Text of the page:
The U.S. Federal Communications Commission sent a letter to Apple and Google calling for the removal of Tik Tok from digital stores

TikTok is getting in trouble. The FCC (Federal Communications Commission), a U.S. government communications agency, has asked Apple and Google in a letter to remove the social network from their app stores. For this initiative is Brendan Carr, a member of the commission, shared the text of the request on Twitter.

The social network is owned by Bytedance, a Chinese company. The FCC condemns alleged violation of Apple and Google’s digital store policies. Carr addressed the letter to Tim Cook, CEO of the Cupertino-based company, and Sundar Pichai, CEO of Alphabet.

“TikTok is not what it seems to be. It’s not just an app for sharing funny videos or memes,” Carr says. Social works as a sophisticated surveillance tool that collects large amounts of personal and sensitive data.”

The federal commissioner appointed by Trump in 2018 cites BuzzFeed News’ report that Chinese social media engineers had access to nonpublic data from U.S. users between September 2021 and January 2022. The confirmation came at more than 80 meetings between TikTok employees.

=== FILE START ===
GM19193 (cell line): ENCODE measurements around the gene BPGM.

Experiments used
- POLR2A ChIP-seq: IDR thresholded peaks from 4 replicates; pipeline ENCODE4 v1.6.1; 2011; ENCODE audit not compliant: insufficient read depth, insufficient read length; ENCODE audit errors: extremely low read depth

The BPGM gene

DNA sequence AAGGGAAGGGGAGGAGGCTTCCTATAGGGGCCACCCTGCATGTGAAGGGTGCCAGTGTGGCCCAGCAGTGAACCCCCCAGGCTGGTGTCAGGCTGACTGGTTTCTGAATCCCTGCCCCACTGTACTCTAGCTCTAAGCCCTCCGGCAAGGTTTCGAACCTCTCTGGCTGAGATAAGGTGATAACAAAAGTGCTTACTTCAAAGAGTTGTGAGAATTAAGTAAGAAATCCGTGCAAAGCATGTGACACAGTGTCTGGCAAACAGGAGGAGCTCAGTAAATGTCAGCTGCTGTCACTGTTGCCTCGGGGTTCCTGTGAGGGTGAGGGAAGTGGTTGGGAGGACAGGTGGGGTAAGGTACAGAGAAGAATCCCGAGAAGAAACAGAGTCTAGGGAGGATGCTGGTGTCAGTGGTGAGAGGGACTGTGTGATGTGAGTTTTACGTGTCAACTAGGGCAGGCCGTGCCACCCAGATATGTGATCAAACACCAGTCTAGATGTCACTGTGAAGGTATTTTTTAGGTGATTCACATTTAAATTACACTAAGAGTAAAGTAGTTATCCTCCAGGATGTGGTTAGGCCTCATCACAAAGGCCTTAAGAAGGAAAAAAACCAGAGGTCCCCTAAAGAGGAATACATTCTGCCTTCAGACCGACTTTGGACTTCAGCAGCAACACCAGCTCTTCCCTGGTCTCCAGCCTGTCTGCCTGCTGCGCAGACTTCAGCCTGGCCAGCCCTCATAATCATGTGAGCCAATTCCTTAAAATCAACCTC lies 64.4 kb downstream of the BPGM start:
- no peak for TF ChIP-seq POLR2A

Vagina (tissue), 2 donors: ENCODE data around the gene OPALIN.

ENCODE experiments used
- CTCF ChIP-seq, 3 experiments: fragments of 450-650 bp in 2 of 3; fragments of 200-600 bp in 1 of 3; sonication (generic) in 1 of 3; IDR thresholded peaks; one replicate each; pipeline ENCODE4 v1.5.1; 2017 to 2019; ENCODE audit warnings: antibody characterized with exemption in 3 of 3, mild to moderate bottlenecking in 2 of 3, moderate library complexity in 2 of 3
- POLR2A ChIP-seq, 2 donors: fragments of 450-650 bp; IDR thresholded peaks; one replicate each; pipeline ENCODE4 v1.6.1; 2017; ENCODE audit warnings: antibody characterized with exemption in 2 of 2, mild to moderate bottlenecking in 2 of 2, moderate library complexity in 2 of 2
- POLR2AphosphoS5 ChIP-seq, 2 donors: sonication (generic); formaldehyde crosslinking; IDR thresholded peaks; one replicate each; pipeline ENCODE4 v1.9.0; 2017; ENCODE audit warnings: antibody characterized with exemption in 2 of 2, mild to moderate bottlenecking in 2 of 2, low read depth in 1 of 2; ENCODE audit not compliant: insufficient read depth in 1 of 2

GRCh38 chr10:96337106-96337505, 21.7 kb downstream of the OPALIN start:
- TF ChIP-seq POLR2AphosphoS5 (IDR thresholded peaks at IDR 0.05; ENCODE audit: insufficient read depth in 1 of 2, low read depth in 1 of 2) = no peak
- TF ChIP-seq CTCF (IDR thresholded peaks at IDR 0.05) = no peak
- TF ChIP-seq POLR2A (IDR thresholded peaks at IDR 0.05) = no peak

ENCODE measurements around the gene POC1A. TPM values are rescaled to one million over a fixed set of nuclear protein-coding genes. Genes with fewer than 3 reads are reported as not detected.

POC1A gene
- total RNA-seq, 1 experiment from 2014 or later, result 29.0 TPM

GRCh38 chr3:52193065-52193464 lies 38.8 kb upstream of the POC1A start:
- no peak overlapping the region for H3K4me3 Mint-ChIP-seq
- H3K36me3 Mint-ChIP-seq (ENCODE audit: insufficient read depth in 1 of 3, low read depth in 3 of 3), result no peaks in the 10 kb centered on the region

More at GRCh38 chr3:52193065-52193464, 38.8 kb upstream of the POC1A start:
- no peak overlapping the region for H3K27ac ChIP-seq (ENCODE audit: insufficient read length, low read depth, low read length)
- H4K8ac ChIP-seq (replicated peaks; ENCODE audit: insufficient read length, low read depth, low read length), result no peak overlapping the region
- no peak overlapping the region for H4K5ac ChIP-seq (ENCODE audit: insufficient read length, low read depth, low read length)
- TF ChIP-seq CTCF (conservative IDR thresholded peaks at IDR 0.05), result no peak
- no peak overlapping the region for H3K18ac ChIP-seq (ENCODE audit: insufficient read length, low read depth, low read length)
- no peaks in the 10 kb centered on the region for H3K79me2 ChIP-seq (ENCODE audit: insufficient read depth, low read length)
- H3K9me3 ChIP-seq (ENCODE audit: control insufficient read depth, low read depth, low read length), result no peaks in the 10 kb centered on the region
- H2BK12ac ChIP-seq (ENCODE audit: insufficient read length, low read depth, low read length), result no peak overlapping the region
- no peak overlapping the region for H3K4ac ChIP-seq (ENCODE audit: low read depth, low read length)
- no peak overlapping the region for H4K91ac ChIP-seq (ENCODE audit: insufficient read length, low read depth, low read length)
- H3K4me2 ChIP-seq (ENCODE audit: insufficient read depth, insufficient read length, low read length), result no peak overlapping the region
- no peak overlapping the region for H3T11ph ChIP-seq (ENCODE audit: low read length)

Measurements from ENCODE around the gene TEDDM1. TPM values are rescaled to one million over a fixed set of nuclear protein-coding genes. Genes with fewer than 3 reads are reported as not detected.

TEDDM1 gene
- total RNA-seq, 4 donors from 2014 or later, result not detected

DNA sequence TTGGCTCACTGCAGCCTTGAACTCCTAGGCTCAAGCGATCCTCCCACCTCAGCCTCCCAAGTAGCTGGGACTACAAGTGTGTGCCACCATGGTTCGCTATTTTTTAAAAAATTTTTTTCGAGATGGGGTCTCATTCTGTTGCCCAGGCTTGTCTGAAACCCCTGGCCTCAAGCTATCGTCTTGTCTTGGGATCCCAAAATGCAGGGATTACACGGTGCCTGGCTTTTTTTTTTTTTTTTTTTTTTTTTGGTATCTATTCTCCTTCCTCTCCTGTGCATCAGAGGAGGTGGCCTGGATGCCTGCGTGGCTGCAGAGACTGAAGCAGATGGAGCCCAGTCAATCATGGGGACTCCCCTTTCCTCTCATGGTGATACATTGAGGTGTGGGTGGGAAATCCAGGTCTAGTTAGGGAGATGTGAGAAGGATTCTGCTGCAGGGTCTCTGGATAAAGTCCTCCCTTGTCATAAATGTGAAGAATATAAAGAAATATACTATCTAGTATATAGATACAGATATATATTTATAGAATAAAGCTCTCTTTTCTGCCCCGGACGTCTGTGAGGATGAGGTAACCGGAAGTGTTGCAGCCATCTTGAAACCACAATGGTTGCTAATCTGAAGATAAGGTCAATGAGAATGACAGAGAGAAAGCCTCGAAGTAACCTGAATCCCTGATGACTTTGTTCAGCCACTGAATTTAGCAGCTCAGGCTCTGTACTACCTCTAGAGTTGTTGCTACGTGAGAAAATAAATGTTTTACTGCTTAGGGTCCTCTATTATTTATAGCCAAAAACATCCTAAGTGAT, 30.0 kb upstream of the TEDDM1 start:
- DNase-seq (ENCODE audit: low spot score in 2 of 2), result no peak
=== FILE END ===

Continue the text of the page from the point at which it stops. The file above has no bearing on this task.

Social media spokeswoman Maureen Shanahan responded to BuzzFeed News’ investigation with a brief statement: “We know we are among the most security-reviewed platforms and aim to remove any concerns about U.S. user data. That’s why we hire experts in their fields, continually work to validate our standards, and engage reliable, independent third parties to test our defenses.”

TikTok had already resisted Trump’s attempts to block enforcement, with prohibitions never applied. In June 2021, President Joe Biden revoked his predecessor’s executive orders attempting to force ByteDance to cede the social network to a U.S. company.

Brendan Carr explained in the letter: “TikTok is owned by Beijing-based ByteDance, an organization linked to the Chinese Communist Party. It is clear how it poses an unacceptable risk to national security due to its extensive data collection combined with China’s seemingly uncontrolled access to sensitive data.”

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